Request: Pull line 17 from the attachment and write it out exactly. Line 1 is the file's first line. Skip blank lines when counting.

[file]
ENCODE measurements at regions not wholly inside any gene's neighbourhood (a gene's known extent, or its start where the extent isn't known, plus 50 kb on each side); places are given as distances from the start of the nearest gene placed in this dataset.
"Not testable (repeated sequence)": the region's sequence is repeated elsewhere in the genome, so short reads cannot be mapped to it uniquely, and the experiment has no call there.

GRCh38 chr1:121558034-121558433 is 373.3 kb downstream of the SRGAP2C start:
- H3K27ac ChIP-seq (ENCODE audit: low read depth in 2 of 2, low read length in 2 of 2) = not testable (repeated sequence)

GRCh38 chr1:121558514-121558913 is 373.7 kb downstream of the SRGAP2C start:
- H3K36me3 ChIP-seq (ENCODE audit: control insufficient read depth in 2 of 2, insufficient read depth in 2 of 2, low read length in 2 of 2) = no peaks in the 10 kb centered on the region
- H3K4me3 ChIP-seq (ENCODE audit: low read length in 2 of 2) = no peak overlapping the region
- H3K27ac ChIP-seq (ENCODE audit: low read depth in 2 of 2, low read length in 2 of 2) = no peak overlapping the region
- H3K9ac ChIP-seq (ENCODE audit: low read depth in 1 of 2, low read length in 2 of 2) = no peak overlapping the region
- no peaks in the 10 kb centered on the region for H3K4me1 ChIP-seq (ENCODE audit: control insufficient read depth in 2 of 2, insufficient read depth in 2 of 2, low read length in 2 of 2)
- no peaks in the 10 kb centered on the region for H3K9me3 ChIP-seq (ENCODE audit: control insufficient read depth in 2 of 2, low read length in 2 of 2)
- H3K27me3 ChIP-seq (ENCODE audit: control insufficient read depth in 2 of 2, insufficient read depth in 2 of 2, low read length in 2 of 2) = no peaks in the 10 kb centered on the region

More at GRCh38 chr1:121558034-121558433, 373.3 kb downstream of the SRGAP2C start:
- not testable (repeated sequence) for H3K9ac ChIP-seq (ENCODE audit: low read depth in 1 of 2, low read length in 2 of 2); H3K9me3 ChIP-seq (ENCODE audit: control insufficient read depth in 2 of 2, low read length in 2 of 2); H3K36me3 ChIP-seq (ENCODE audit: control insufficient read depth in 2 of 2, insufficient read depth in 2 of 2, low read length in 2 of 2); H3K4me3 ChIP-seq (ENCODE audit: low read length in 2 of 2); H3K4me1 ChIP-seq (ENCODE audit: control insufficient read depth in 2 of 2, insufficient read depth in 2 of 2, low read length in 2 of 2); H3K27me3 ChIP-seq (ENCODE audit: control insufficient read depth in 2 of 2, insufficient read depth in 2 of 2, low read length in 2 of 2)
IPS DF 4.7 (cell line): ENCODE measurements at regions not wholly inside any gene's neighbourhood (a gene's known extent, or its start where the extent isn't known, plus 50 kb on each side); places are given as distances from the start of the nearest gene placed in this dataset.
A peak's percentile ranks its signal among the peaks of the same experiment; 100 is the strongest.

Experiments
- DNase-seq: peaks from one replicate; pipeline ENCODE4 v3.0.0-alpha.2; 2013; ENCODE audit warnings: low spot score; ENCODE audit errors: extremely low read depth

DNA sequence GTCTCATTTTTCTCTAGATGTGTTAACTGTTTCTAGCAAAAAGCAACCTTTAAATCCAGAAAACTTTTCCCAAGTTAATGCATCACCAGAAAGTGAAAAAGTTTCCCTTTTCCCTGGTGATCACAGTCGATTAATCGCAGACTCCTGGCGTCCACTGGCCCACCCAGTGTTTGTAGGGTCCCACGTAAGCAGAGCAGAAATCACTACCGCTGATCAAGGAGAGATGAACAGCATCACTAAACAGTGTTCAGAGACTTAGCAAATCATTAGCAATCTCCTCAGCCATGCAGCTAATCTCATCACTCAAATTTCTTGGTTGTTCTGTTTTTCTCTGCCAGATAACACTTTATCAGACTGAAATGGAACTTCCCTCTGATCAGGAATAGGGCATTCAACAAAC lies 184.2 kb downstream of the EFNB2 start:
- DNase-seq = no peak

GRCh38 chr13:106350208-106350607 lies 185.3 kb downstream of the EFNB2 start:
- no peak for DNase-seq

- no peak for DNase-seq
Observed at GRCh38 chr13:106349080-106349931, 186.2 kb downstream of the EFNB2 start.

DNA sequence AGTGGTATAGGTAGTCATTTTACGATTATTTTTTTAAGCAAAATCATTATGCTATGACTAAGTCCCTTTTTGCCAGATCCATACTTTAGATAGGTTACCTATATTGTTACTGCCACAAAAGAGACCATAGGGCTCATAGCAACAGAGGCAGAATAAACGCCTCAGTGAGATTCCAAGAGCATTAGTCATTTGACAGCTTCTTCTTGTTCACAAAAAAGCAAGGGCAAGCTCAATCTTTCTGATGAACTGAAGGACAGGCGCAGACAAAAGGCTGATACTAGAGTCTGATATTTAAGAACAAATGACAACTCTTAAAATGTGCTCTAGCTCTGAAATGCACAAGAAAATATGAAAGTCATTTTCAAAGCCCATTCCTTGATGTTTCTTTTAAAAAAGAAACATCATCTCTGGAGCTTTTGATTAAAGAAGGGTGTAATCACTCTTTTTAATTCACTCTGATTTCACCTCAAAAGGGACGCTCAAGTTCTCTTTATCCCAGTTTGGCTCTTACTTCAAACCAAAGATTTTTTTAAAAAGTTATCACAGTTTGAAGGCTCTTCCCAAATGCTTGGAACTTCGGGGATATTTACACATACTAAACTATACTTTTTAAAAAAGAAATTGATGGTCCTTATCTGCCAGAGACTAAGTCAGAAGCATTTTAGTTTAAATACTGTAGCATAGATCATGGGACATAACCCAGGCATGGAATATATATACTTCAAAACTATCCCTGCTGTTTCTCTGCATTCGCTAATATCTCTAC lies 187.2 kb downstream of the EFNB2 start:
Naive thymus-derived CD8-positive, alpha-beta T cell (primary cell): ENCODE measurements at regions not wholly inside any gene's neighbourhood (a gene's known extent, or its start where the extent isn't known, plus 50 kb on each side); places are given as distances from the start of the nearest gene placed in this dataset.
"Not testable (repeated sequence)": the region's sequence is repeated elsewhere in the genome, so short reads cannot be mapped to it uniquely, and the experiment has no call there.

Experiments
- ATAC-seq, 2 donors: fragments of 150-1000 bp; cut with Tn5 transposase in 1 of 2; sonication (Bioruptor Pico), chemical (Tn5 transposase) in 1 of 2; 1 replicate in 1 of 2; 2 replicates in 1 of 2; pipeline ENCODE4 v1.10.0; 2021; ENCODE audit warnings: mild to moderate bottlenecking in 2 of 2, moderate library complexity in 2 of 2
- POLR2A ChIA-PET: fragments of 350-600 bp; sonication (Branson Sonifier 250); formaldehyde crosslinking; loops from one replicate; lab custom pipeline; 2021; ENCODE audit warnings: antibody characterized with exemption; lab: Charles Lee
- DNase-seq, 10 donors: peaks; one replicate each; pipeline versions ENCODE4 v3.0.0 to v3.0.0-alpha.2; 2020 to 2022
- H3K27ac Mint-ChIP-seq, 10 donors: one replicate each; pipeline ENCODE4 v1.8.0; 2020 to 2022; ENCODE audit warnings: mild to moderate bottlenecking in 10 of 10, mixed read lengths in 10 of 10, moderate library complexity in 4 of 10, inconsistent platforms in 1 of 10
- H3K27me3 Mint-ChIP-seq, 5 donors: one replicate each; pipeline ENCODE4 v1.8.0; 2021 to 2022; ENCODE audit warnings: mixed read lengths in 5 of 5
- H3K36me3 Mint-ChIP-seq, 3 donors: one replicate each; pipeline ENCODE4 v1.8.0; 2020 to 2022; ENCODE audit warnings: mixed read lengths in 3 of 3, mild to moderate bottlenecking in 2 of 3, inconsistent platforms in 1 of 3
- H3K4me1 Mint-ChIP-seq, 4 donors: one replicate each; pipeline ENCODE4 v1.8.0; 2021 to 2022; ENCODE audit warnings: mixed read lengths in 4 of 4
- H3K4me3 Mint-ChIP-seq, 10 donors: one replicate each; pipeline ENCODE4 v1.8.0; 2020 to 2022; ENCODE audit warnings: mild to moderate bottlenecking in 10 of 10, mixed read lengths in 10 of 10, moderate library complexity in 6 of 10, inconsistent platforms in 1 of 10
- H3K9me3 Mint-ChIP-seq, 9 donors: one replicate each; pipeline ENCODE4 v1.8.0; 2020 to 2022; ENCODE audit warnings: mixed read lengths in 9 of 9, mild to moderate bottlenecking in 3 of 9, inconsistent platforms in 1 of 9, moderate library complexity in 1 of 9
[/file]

Experiments